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Video evidence in court extension could cost forces up to £720 million

Police chiefs called for urgent clarity from government.

Video evidence in court extension could cost forces up to £720 million

Date - 18th January 2018
By - Ian Weinfass - Police Oracle
5 Comments 5 Comments}

Plans to ensure all custody suites have video facilities could cost forces up to £720 million to install, according to one analysis.

Policing Minister Nick Hurd told the Police Superintendents’ Association Conference last year that a wider roll-out of video links to courts would save police officer time.

An £11 million pilot was launched in Sussex, with a plan to extend this to London and the south east, followed by the rest of England and Wales from the middle of 2019.

But Police Oracle can reveal that police chiefs subsequently requested an urgent meeting with the Home Office over how much this would cost them.

At least seven forces – Cumbria, Durham, Northumbria, Lincolnshire, Hampshire and South Wales – do not have enough space to house the necessary technology in more than a third of their custody facilities.

And it is feared that the total could be as many as 21.

An analysis presented to chief constables in October estimates that building extra room to install video suites would cost between £211 million and £720 million.

NPCC digital policing lead Chief Constable Giles York told colleagues at a meeting this would be “completely unrealistic”.

Upgrading custody suites with available space to meet video court requirements would only cost between £1 million to £9 million, but would result in “a potential postcode lottery of service provision”.

What the other forces would do instead is unclear.

He told colleagues there was a pressing and urgent need to begin discussions with the Home Office and Ministry of Justice about how the scheme would be paid for.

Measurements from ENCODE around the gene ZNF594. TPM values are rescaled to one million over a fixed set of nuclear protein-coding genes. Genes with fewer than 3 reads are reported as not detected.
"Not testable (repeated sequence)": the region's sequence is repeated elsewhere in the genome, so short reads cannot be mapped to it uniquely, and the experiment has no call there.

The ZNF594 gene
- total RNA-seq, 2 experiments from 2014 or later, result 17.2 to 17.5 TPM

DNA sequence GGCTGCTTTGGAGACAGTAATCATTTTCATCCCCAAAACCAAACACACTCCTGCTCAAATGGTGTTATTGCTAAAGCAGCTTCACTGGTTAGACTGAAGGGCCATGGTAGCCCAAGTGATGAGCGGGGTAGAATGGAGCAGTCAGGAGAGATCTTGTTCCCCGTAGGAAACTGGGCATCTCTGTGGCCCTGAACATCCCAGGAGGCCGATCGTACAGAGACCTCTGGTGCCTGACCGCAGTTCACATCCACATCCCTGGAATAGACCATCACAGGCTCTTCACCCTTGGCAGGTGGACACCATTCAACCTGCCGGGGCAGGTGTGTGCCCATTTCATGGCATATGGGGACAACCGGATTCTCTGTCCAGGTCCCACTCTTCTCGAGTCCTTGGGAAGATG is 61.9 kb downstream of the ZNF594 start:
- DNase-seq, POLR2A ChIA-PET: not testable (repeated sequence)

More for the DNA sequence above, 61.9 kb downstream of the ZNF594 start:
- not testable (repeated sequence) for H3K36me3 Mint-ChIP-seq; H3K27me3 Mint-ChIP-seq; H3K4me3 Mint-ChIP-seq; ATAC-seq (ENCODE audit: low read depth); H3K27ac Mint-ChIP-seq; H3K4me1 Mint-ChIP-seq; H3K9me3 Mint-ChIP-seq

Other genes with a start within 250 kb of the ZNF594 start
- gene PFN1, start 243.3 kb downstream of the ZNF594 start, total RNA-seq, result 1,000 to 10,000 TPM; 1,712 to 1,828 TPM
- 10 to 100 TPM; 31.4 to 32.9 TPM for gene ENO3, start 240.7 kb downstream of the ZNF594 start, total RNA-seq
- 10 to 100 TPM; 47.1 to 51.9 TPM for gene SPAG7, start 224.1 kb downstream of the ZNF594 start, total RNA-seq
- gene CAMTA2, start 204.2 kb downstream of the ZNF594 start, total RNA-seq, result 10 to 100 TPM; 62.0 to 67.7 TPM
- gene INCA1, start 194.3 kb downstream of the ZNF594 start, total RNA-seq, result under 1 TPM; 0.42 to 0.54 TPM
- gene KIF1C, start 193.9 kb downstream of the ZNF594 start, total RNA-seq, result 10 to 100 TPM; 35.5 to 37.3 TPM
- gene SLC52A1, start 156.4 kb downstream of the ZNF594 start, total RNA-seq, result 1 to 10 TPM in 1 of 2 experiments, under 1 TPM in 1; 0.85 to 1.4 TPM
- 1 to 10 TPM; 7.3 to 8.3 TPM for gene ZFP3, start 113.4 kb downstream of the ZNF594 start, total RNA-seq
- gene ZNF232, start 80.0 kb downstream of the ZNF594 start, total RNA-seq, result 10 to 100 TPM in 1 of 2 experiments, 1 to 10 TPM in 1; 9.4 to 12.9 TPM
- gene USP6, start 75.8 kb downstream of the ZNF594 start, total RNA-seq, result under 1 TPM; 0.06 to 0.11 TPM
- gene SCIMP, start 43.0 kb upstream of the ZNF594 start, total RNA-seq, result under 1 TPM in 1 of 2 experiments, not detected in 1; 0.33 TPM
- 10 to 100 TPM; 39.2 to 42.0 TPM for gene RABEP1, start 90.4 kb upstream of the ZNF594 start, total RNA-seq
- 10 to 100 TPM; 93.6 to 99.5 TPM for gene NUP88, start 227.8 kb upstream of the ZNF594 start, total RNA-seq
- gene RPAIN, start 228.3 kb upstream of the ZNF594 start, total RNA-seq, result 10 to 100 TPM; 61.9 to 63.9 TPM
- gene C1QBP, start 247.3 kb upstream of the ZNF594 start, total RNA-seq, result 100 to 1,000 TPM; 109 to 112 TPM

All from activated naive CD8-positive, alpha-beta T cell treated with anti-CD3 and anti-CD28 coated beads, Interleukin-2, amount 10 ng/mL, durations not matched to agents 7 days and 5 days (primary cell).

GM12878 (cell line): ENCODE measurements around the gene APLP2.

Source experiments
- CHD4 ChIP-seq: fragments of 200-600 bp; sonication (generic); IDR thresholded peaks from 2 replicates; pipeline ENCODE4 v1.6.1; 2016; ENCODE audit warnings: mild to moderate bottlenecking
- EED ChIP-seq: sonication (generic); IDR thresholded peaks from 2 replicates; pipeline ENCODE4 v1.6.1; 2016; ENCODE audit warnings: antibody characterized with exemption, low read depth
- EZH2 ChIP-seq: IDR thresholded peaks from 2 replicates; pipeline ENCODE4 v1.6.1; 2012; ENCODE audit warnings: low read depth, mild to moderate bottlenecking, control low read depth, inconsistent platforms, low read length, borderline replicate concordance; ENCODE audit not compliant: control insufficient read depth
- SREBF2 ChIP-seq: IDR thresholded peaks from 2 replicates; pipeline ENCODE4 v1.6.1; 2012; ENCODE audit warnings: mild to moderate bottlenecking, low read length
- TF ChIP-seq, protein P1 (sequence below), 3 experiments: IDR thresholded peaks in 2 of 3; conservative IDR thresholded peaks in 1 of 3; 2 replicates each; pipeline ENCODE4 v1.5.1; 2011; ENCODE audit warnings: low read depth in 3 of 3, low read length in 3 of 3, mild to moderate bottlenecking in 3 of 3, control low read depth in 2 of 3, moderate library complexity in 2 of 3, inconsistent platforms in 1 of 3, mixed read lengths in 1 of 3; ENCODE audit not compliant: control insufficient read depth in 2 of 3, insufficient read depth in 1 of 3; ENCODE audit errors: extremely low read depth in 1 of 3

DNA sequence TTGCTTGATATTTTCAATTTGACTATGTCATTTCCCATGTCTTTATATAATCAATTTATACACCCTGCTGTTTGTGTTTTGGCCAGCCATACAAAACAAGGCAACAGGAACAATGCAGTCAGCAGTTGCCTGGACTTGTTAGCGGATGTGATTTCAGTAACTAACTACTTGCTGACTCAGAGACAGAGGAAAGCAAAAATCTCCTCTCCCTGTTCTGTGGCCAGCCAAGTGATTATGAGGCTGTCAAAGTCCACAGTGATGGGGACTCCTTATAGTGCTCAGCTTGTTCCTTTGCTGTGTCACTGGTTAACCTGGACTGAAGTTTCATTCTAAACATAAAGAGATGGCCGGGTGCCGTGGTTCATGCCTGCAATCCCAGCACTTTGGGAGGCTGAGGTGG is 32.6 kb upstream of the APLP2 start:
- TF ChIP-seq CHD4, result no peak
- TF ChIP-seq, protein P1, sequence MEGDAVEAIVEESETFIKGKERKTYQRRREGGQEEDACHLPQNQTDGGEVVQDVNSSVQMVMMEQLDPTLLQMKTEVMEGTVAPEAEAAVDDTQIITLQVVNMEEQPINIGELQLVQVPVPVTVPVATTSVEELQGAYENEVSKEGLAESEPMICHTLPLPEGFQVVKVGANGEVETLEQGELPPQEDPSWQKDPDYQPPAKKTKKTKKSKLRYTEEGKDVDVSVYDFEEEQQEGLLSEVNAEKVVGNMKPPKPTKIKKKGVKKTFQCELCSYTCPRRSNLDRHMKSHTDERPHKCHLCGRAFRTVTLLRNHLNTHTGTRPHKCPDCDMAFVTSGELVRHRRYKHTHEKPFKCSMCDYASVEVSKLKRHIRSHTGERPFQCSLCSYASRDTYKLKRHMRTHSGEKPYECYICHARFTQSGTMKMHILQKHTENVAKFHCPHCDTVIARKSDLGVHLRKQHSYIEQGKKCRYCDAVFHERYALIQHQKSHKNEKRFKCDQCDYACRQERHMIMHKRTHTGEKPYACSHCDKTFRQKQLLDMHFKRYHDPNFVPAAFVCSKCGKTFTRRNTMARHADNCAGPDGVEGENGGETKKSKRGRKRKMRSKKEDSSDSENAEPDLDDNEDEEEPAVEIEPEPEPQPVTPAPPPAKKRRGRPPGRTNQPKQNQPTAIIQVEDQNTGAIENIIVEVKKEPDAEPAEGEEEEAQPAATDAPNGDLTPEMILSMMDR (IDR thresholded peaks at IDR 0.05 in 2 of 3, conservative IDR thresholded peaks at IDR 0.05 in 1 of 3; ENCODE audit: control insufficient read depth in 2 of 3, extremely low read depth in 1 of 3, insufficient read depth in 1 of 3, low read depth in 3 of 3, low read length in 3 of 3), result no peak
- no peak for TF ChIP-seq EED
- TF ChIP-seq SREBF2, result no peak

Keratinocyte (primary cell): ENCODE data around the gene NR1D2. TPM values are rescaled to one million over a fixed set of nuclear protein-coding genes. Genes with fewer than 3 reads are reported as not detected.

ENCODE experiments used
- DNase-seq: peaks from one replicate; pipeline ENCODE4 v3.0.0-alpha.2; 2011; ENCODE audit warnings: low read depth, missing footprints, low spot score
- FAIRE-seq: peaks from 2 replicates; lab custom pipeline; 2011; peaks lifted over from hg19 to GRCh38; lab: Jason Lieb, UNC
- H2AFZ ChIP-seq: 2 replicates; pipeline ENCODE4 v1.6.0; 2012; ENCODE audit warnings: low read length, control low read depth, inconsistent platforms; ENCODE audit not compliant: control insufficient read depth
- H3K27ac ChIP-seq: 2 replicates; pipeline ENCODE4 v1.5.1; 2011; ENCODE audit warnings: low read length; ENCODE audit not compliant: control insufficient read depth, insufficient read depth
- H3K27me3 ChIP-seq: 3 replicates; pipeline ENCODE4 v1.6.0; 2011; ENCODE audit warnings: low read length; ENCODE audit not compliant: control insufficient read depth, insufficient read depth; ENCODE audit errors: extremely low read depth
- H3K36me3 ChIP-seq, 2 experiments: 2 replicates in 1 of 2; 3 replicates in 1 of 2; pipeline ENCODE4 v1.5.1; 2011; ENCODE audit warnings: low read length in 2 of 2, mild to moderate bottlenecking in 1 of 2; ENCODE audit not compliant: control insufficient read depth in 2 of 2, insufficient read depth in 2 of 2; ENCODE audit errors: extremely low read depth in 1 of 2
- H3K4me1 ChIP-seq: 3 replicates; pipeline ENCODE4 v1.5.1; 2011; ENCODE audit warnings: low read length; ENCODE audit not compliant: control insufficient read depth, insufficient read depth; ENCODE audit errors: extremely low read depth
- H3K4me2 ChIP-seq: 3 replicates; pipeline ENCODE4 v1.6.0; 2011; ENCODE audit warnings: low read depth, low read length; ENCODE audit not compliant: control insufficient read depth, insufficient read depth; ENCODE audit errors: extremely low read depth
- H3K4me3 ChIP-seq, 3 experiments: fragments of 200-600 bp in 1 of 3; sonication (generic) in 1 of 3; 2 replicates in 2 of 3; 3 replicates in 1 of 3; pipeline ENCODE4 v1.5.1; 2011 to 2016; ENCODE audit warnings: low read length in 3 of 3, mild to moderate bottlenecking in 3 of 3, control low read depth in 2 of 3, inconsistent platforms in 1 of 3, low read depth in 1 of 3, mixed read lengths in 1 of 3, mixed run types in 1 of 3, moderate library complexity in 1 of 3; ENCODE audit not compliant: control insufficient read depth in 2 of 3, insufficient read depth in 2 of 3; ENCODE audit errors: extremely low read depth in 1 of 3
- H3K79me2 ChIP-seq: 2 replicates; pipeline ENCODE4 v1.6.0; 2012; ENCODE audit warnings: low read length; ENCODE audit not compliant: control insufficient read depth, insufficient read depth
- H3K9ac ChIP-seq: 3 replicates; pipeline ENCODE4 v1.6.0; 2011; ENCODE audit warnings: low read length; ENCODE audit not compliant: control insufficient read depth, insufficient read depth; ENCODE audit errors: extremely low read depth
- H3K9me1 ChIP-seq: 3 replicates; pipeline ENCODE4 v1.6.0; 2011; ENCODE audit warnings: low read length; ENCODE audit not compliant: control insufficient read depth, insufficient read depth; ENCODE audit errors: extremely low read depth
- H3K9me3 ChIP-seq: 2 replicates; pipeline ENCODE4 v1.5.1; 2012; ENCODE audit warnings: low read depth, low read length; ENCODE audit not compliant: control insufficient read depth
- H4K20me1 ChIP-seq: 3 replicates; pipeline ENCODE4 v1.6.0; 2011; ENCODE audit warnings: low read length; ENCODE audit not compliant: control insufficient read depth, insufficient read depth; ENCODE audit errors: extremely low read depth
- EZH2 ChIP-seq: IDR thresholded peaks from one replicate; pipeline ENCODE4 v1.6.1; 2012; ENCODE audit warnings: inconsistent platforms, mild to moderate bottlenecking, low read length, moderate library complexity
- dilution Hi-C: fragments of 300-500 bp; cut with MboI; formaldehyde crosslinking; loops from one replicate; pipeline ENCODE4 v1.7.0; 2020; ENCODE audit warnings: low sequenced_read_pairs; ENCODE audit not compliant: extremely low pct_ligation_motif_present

The NPCC had been raising the issue of funding the scheme for months, with Assistant Chief Constable Tony Blaker declaring last year that the £300,000 annual costs of a pilot in the county were not viable for Kent Police to bear.

He called for the development of a national funding strategy.

In a statement yesterday CC York said: “Concerns about the potential impact on police finances have been communicated to the Home Office, who will represent policing in any future negotiations.

“We remain committed to finding a workable solution with HMCTS colleagues, as video-enabled justice offers significant benefits to the public and efficiency gains for the criminal justice system.”

A government spokesman said: “The Home Office, police and Ministry of Justice are working on understanding the costs and benefits to all parties affected by Video Enabled Justice as part of the HM Courts Tribunals Service reform programme.

“The pilot is ongoing and we will assess the benefits once the pilot scheme has finished.”

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Ordered by: - Fri, 09 February 2018

It appears to me that this move to close Magistrates Courts was a gross misjudgment or folly. I would love to know what the costs of both systems were - especially when one considers that the logistics, as described by "So of Frank" points out. In the comparison the costs of this who have to travel some distance to get to a Court must also be taken into the equation. In one way it looks like the Government is passing the problem over to the Police to bear the costs - Manpower-wise and Financially!